Guitarist Jim Peterik still has the Eye of The Tiger. Whether it’s performing, songwriting, mentoring and developing new talent or holding his annual World Stage events, the man who penned the #1 anthem from Rocky III continues to deliver the goods.
Peterik’s resume and collaboration reads like a veritable who’s who of the music industry. His bands have included The Ides Of March, Survivor, Pride of Lions and Lifeforce. He’s written and/or produced songs for artists like 38 Special, Sammy Hagar, Jimi Jamison, Lisa McClowry, Mindi Abair, and his son, Sijay among others. His musical journey knows no boundaries; having ventured into melodic rock, jazz, pop, inspirational and country genres.
Peterik’s latest endeavor is a reunion with vocalist Toby Hitchcock for the new Pride of Lions album, Immortal. Containing the best elements of 80′s melodic rock combined with Peterik’s signature songs and modern-day production, Immortal is an album sure to satisfy.
I spoke with Jim and got his thoughts not only on Immortal, but also on his days with Survivor and the music; including the iconic song he co-wrote thirty years ago that continues to inspire generations of fans all over the world.
goJimmygo (gJg): What made you decide to do another Pride of Lions album?
Jim Peterik (JP): I wanted one and Frontiers Records are such great boosters of the whole 80′s crowd. They actually wanted me to make a new record a few years ago, but I wasn’t ready at the time. I had just completed the “Crossroads Moment” album with Jimi Jamison and my juices were just gone for that direction. I got into doing Lifeforce (my smooth jazz project) just as sort of a respite from melodic rock. Their (Frontiers) initial plan was to have me release a record and then they were going to do a Toby (Hitchcock) album. I asked them to do it the other way around and by that time I’d be ready. That’s what happened.
I was playing on the road with a group called The Fabulous Armadillos. They’re the best players in the St Cloud/Minneapolis area. Every year, they host shows for two weeks where they feature a guest and last year, it was me. That was where I wrote “Coin of The Realm”. I was back in the green room with Pamela McNeil, one of the backup singers and a very good songwriter in her own right. I was jamming a thing in the green room and she started chipping in with some lyrics. Coin of the Realm really started the whole ball rolling. From there, the floodgates just opened. Delusional, Are You The Same Girl and on and on.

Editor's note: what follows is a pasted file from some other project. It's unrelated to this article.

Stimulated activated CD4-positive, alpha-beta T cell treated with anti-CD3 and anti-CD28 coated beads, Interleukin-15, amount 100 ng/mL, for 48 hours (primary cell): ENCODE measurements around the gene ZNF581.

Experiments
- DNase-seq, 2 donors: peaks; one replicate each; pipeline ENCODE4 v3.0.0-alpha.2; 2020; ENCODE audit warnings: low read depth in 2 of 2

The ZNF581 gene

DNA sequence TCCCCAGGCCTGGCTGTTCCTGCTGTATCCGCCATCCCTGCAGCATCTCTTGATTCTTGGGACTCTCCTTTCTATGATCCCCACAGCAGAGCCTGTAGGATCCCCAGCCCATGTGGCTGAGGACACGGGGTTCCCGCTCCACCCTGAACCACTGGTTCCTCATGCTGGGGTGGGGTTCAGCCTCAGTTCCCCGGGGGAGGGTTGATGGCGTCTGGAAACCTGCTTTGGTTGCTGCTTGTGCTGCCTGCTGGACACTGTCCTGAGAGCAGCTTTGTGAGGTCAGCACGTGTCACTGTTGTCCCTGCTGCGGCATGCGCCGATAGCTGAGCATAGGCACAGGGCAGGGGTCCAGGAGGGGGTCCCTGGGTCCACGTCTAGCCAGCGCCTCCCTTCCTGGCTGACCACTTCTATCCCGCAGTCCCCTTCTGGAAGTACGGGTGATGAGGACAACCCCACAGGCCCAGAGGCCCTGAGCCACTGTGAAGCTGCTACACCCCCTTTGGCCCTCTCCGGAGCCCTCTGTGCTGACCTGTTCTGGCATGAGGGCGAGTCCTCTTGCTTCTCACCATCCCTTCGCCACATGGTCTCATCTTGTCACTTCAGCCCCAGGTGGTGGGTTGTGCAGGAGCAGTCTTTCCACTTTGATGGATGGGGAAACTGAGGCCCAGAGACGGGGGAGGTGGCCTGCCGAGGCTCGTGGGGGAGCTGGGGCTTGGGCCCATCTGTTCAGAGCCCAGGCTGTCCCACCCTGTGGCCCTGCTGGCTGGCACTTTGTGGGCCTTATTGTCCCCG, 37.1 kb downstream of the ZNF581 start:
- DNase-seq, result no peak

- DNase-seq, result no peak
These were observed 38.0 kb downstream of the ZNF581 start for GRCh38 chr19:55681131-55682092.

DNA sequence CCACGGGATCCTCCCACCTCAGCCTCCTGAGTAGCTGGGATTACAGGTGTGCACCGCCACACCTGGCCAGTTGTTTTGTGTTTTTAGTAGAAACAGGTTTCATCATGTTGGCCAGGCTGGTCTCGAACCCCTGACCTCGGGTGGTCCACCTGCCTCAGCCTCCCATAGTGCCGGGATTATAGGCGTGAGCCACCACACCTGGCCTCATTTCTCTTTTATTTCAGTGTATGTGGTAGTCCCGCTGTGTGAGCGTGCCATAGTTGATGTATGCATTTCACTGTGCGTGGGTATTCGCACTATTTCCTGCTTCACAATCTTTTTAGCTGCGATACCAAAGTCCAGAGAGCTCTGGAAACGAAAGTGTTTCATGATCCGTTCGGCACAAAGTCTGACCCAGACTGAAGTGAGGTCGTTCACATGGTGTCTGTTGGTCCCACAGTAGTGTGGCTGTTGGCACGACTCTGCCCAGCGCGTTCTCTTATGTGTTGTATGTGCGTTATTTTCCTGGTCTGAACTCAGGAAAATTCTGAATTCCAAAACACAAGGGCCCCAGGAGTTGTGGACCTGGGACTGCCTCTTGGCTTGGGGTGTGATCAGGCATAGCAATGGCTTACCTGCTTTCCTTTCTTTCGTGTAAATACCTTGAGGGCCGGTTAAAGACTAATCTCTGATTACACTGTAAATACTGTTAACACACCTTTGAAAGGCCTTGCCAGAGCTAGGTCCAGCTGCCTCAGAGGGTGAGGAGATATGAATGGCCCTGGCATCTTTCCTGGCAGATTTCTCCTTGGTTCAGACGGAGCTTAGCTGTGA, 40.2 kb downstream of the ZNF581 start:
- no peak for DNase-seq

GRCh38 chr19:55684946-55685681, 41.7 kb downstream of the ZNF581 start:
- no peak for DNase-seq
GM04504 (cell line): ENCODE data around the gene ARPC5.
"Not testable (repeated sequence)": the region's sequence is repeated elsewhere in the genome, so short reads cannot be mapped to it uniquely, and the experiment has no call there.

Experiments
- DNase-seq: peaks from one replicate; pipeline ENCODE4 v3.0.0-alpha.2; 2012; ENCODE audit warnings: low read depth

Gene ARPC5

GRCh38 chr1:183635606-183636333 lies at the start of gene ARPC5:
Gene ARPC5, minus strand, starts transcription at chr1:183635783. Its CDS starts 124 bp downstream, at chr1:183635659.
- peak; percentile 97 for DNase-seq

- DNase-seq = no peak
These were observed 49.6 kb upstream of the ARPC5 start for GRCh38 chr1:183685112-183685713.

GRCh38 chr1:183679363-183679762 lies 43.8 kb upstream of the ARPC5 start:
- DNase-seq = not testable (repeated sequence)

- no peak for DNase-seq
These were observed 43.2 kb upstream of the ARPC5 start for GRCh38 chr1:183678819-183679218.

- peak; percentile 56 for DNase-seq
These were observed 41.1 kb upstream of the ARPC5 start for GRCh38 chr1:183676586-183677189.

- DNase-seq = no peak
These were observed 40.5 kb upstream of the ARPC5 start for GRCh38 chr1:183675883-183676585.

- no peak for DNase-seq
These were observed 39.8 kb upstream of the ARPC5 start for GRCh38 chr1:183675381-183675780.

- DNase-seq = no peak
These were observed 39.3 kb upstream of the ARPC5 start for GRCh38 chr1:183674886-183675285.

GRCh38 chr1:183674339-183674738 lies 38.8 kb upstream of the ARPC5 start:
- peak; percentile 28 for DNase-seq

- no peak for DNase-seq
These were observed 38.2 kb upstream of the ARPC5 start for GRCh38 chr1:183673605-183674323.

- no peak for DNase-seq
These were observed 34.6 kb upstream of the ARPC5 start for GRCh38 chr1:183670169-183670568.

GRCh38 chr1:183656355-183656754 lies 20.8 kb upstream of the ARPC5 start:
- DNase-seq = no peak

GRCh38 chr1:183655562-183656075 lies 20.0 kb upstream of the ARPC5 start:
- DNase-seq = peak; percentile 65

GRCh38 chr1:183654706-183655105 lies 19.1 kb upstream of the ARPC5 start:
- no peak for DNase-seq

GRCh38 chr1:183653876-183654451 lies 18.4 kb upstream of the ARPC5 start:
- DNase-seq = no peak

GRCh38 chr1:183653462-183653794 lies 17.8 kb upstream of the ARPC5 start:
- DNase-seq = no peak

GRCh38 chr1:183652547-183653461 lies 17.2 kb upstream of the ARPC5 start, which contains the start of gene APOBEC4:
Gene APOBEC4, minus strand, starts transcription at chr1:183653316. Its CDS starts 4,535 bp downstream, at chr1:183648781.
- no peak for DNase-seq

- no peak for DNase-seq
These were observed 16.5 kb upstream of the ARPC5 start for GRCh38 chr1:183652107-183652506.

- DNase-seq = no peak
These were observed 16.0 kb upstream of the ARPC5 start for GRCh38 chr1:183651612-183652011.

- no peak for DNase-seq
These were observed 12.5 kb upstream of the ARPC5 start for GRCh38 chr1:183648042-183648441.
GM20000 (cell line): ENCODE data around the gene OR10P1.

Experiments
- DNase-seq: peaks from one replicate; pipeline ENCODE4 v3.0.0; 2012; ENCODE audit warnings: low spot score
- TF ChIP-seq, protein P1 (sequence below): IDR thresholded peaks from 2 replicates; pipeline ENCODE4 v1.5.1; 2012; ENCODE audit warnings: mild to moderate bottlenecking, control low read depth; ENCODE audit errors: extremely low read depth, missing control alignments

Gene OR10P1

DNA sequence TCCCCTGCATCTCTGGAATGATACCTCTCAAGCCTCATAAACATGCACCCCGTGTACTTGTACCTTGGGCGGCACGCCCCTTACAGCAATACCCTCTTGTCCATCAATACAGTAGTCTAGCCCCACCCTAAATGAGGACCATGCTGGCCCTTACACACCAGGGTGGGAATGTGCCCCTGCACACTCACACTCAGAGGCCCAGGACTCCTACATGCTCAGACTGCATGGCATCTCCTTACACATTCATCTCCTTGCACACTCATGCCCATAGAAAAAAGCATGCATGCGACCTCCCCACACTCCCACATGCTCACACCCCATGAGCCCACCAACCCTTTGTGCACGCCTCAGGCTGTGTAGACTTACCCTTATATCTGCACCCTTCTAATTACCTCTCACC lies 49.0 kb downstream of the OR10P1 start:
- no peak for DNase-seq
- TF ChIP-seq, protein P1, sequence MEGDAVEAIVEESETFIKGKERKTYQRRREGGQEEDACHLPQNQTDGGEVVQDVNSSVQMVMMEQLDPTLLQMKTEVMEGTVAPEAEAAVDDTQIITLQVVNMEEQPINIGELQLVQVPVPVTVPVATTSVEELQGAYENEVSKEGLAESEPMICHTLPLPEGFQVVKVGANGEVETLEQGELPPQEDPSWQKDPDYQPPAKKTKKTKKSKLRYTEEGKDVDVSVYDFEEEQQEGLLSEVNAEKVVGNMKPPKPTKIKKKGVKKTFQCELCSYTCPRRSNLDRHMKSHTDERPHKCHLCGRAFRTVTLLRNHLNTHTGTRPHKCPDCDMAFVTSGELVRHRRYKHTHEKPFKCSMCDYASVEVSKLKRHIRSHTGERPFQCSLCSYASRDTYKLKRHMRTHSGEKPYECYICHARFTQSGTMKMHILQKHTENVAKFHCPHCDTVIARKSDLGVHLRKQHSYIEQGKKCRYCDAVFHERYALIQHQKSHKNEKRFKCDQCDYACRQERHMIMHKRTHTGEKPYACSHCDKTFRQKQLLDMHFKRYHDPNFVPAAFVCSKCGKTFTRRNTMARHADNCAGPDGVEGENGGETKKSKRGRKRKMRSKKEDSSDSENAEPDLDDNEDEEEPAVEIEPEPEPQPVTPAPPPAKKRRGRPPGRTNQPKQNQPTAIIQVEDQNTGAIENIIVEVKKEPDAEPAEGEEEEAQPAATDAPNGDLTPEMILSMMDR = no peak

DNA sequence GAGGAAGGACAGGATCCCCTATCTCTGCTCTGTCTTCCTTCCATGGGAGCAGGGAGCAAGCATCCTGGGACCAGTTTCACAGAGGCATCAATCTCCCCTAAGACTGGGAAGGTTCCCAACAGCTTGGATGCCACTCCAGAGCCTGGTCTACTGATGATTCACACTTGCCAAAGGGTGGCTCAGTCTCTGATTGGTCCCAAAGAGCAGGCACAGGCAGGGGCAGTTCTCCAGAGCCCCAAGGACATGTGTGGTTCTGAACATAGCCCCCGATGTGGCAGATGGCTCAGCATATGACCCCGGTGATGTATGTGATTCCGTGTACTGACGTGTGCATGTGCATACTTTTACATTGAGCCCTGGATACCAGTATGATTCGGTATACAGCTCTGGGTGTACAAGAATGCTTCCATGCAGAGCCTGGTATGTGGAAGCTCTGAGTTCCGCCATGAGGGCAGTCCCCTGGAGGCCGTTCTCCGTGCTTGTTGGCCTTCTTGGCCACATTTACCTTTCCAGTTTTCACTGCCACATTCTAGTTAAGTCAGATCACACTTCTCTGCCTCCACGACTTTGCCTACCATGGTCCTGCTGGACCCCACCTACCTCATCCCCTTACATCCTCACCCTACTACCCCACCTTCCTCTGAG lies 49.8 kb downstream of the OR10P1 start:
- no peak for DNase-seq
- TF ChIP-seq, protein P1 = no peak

JP: Everywhere. “Delusional” is a song from the new album that comes from my personal life. I see too many kids these days being over medicated with Ritalin just to calm them down. It does that but it also makes them walk around almost in a zombie like state. I had that hook in my mind: “Let the boy dream. Let him be different. Let him be delusional.” Even Einstein probably would have been diagnosed ADD if he were alive today. Things like that get me going.
gJg: You’ve also got a song called “Vital Signs” on the Pride of Lions album.
JP: That was actually a song I was trying to finish back in ’84 when we were cutting the record [Survivor: Vital Signs]. A lot of times the songs that were written became the title of the album. Like “Caught in The Game”, “When Seconds Count” and “Too Hot To Sleep”. At the time, I couldn’t quite get that song to work and we ran out of time so I never cut it. Fast forward to now: I was getting material together for the new record, “Immortal”, found the old tape and said to myself: “I think I know how to finish this now!” [laughs].
gJg:Toby Hitchcock’s voice is so pure on Immortal. At times he sounds like Jimi Jamison and at other times, Dennis DeYoung.
JP: It’s a great voice. One of the best out there right now. I think the vocals on Immortal are his best yet. There’s more depth and dimension to his voice.
gJg: Do you have plans to take it on tour?
JP: We just recently had a great show where we opened up for Styx. At the time, I made a conscious decision that we weren’t going to do any Survivor material, no Ides of March and no 38 Special. We were going to either make or break it. We did five new songs from Immortal plus the cream of the crop: Sound of Home, Unbreakable, Gone and the people loved it. We even had the heroine of our video for Delusional (Maggie) come up on stage with us at the end and sing the last chorus and it was just killer.